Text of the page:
Certain common threads run through the best investments I’ve witnessed. They’re usually contrarian, challenging and uncomfortable—although the experienced contrarian takes comfort from his or her position outside the herd. Whenever the debt market collapses, for example, most people say, “We’re not going to try to catch a falling knife; it’s too dangerous.”
They usually add, “We’re going to wait until the dust settles and the uncertainty is resolved.” What they mean, of course, is that they’re frightened and unsure of what to do.
The one thing I’m sure of is that by the time the knife has stopped falling, the dust has settled and the uncertainty has been resolved, there’ll be no great bargains left . When buying something has become comfortable again, its price will no longer be so low that it’s a great bargain. Thus, a hugely profitable investment that doesn’t begin with discomfort is usually an oxymoron.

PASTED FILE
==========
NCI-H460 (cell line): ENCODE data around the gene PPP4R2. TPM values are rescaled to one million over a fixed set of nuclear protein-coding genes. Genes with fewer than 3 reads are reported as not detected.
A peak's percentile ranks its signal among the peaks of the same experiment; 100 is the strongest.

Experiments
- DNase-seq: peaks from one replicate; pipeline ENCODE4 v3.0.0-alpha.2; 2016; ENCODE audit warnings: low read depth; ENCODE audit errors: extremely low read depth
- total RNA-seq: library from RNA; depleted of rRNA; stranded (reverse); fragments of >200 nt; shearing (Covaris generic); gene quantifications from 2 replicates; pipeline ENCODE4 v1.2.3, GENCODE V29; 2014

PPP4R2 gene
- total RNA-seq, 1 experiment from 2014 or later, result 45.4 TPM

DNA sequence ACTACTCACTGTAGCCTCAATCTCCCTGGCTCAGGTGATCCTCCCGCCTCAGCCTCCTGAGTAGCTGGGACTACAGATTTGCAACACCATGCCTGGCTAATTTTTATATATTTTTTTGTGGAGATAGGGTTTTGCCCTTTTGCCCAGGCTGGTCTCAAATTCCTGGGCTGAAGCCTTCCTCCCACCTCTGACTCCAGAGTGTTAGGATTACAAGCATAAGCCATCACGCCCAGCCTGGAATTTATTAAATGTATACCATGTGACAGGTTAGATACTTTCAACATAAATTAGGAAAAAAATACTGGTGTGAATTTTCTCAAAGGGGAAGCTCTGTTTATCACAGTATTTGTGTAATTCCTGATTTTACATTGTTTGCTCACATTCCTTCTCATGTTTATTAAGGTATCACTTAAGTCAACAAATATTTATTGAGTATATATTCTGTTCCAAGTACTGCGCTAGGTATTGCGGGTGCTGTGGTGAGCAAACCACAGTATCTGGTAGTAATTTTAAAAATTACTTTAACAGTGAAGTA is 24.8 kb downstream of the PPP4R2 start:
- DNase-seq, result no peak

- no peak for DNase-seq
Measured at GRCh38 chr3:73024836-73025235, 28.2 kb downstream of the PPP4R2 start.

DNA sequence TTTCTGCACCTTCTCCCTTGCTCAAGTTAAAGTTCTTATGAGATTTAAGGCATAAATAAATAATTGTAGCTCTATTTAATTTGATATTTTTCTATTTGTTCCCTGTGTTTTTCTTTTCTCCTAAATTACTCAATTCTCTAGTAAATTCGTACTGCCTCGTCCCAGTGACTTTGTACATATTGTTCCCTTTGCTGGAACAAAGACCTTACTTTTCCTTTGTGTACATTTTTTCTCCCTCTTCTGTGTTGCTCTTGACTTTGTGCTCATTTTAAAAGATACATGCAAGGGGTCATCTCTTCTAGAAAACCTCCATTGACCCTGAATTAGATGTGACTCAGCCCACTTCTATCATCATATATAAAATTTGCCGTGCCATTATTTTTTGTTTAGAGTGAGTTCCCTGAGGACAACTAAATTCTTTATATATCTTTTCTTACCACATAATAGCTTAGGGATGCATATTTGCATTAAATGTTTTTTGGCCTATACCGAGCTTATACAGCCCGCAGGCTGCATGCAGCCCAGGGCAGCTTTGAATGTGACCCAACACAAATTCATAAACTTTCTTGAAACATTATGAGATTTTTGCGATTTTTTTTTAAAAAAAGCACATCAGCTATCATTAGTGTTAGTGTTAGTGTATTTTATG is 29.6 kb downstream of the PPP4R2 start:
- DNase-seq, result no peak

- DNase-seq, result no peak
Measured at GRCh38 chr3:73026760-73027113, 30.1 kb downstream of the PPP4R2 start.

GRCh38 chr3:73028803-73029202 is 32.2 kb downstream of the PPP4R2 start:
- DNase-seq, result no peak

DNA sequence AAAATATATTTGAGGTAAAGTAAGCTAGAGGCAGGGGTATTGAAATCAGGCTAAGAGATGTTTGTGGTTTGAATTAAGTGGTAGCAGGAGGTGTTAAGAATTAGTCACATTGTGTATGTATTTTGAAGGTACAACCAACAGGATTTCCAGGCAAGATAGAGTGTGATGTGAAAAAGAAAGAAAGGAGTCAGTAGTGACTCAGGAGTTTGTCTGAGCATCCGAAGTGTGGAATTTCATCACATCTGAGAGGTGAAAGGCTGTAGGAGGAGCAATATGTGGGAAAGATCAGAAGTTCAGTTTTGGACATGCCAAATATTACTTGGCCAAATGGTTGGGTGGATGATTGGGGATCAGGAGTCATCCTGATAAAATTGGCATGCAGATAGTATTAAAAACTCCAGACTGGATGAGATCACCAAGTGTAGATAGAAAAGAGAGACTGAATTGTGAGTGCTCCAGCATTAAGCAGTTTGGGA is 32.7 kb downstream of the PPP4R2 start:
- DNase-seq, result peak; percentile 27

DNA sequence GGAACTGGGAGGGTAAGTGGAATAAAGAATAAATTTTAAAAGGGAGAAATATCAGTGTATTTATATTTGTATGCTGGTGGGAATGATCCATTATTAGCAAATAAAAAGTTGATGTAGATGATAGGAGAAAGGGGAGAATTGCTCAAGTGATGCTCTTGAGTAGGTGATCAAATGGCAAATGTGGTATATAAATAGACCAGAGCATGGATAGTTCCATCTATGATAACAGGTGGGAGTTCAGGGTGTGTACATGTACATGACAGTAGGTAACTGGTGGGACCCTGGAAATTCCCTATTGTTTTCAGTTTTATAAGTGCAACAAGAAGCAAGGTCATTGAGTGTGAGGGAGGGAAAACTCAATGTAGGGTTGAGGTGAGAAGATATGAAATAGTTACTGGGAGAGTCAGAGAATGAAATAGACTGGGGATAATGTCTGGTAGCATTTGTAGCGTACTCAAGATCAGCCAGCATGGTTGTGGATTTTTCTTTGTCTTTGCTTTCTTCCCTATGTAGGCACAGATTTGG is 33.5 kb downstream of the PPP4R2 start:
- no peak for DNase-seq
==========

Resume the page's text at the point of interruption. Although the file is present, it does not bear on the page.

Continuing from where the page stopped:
It’s our job as contrarians to catch falling knives, hopefully with care and skill. That’s why the concept of intrinsic value is so important. If we hold a view of value that enables us to buy when everyone else is selling—and if our view turns out to be right—that’s the route to the greatest rewards earned with the least risk.